VIENNA - Member states of the UN atomic agency held rare calm,
constructive discussions on banning nuclear weapons in the Middle East,
participants said on Tuesday, but absent Iran dismissed the meeting as a
"waste of time."
Israel and its Arab neighbors took part in the
November 21-22 forum hosted by the UN International Atomic Energy Agency
(IAEA), seen as a chance to help start a dialogue on the divisive issue
of nuclear arms in the volatile region.
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no concrete outcome was expected at the closed-door meeting, one
official said the talks were "calm and professional, not fiery at all,"
unlike the heated rhetoric that usually erupts between regional
Iran, which said it would boycott the forum after
IAEA member nations on Friday passed a resolution rebuking it over its
nuclear program, said such meetings were of little use because of
arch-foe Israel's assumed atomic arsenal.
As long as Israel "is
in possession of weapons of mass destruction, nuclear weapons, is not a
member of the NPT and doesn't allow inspection by the IAEA ... and
Western countries simply support it, such meetings will be superficial
and a waste of time," Iran's Foreign Ministry spokesman said.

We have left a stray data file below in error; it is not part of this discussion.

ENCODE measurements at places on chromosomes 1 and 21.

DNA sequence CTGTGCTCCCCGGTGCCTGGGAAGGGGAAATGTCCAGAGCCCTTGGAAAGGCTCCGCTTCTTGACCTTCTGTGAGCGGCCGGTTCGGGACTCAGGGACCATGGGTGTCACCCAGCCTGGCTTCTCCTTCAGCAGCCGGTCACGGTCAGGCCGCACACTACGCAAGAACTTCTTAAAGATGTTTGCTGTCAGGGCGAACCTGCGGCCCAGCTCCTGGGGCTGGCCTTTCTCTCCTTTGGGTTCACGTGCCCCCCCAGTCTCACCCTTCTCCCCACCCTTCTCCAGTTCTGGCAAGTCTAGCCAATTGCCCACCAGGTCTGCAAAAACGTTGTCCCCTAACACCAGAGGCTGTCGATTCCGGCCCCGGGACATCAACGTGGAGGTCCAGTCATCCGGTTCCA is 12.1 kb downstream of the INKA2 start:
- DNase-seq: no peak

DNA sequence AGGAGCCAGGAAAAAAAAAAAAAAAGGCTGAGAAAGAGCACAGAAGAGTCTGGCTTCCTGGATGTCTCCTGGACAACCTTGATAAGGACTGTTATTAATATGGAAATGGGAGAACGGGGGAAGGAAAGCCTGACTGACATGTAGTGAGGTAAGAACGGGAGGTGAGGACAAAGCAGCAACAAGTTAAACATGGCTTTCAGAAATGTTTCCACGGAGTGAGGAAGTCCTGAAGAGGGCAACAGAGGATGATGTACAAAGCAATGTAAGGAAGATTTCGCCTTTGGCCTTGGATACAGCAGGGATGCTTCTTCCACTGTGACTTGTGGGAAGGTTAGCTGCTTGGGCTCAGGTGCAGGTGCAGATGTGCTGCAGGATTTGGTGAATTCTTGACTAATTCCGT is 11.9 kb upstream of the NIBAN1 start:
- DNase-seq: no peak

presumed to be the region's only nuclear power and its only country
that is not part of the Non-Proliferation Treaty (NPT), has said it
would sign the 1970 pact and renounce nuclear weapons only as part of a
broader Middle East peace deal with Arab states and Iran that guaranteed
Israel and the United States see Iran as the
region's main proliferation threat. Tehran denies it is seeking nuclear
weapons, but an IAEA report earlier this month lent independent weight
to the West's mounting suspicions.
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think that all countries should be determined to remove weapons of mass
destruction," the Iranian Foreign Ministry spokesman, Ramin
Mehmanparast, told reporters in Tehran.
The forum in Vienna had
been billed as a symbolically significant bid to bring regional foes
together at the same venue, although diplomats had played down
expectations of what could be achieved. More than 90 countries attended
It could send a positive signal ahead of a planned international
conference in Finland next year to discuss establishing a zone free of
nuclear arms in the Middle East, still seen as a distant prospect by
The talks focused on the experiences of regions which have set up
Nuclear-Weapon-Free Zones (NWFZ), including Africa and Latin America,
and how the Middle East can learn from them.
On the meeting's first day on Monday, Arab states, especially Syria,
took aim at Israel over the arsenal it is widely believed to possess but
has never officially confirmed.
Israel made clear its view that the region was not yet ready to
establish a nuclear-weapon-free zone and cited political instability,
hostilities and deep mistrust.
Finland has agreed to host a conference next year to discuss formally
banning nuclear weapons in the Middle East. The idea for the meeting
came from Egypt, which pushed for talks among all regional states on a
nuclear arms-free zone.